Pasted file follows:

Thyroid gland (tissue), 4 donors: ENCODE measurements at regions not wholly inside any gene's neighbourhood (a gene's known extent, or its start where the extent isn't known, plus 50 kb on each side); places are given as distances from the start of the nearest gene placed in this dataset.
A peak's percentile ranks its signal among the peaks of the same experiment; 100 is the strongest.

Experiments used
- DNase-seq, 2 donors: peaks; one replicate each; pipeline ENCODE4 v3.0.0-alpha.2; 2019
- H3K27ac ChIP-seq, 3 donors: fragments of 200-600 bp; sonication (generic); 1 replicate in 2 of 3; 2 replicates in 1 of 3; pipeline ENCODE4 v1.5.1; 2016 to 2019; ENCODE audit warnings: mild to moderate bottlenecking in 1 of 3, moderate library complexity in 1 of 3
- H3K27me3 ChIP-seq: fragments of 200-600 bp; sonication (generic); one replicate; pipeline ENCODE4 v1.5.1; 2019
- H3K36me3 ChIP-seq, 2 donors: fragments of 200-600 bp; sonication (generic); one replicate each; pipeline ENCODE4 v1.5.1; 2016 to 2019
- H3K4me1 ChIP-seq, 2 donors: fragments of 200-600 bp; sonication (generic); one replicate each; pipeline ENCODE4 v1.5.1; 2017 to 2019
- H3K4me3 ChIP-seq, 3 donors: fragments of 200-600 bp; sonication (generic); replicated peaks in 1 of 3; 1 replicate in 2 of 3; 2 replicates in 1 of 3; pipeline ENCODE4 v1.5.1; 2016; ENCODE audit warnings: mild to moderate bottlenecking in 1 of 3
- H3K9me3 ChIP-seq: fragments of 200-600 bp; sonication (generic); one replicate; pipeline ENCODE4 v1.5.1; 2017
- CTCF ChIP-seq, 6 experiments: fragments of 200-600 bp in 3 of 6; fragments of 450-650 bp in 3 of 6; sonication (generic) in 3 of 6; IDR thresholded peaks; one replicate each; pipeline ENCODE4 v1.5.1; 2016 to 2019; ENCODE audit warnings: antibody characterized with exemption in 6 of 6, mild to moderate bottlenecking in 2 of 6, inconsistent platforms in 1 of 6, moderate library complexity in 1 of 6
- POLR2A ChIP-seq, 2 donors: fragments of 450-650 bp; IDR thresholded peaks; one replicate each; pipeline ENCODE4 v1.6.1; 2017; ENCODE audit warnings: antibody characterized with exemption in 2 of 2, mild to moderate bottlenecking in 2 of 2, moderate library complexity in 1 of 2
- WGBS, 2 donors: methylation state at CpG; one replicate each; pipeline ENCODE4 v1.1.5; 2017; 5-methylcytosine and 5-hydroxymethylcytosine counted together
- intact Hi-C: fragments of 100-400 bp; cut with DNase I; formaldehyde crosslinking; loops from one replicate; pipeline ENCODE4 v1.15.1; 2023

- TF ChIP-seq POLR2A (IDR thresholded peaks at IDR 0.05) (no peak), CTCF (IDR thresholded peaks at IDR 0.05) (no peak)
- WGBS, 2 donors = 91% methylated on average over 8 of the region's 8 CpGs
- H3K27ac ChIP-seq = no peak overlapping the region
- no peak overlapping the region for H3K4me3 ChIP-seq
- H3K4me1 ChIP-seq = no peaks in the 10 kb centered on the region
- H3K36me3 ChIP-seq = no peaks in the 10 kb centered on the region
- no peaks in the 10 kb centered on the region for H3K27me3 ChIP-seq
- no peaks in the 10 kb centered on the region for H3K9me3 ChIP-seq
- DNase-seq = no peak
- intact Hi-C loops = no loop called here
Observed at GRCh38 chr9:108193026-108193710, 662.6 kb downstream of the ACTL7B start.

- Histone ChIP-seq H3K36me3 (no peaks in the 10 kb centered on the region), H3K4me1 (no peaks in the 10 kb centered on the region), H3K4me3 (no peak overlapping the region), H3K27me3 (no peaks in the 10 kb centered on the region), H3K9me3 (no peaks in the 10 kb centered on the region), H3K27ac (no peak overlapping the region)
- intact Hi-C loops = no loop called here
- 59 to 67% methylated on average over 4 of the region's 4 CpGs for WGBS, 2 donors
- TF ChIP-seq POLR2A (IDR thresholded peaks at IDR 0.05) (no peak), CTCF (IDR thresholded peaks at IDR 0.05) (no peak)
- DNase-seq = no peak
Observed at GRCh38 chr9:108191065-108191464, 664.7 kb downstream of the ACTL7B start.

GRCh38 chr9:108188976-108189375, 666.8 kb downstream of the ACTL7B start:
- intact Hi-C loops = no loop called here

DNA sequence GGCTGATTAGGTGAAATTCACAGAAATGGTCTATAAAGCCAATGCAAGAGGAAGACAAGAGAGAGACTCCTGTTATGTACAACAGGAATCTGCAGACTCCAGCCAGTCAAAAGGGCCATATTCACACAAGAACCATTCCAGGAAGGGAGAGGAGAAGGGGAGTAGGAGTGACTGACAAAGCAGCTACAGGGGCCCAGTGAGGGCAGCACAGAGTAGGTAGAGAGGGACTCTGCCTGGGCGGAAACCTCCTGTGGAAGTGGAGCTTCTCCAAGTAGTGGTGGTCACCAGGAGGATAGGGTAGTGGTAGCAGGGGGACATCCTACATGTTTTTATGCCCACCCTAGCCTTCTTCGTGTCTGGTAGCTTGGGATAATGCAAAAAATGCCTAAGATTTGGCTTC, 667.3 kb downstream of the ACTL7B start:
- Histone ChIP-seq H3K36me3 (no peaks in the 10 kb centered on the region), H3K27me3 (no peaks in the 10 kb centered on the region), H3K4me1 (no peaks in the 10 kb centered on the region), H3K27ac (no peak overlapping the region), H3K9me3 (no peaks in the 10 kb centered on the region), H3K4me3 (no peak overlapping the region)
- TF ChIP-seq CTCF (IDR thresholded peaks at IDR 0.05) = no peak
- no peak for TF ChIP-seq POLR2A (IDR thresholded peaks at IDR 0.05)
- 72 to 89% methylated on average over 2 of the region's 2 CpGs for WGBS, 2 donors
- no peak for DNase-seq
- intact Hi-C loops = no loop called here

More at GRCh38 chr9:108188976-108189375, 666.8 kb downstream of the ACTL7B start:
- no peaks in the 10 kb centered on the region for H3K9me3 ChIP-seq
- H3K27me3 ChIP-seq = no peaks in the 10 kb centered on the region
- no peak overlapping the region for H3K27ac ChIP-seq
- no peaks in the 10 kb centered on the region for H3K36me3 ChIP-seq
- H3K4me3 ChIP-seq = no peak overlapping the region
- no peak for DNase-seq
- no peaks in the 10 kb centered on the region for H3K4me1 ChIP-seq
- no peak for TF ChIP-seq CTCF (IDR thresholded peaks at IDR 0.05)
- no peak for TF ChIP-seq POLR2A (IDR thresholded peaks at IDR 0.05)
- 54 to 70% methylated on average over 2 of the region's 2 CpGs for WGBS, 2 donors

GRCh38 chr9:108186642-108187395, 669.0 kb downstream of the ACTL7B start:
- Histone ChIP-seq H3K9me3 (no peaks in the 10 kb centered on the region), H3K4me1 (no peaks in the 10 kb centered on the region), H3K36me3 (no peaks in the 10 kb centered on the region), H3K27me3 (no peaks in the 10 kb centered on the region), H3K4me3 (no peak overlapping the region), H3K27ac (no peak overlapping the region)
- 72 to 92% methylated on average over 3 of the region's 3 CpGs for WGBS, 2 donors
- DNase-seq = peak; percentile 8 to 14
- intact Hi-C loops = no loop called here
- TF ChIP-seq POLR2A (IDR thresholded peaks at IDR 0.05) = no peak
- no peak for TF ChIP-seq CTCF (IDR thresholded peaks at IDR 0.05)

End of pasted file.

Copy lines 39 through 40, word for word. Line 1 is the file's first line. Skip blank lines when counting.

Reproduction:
- no peak for DNase-seq
- intact Hi-C loops = no loop called here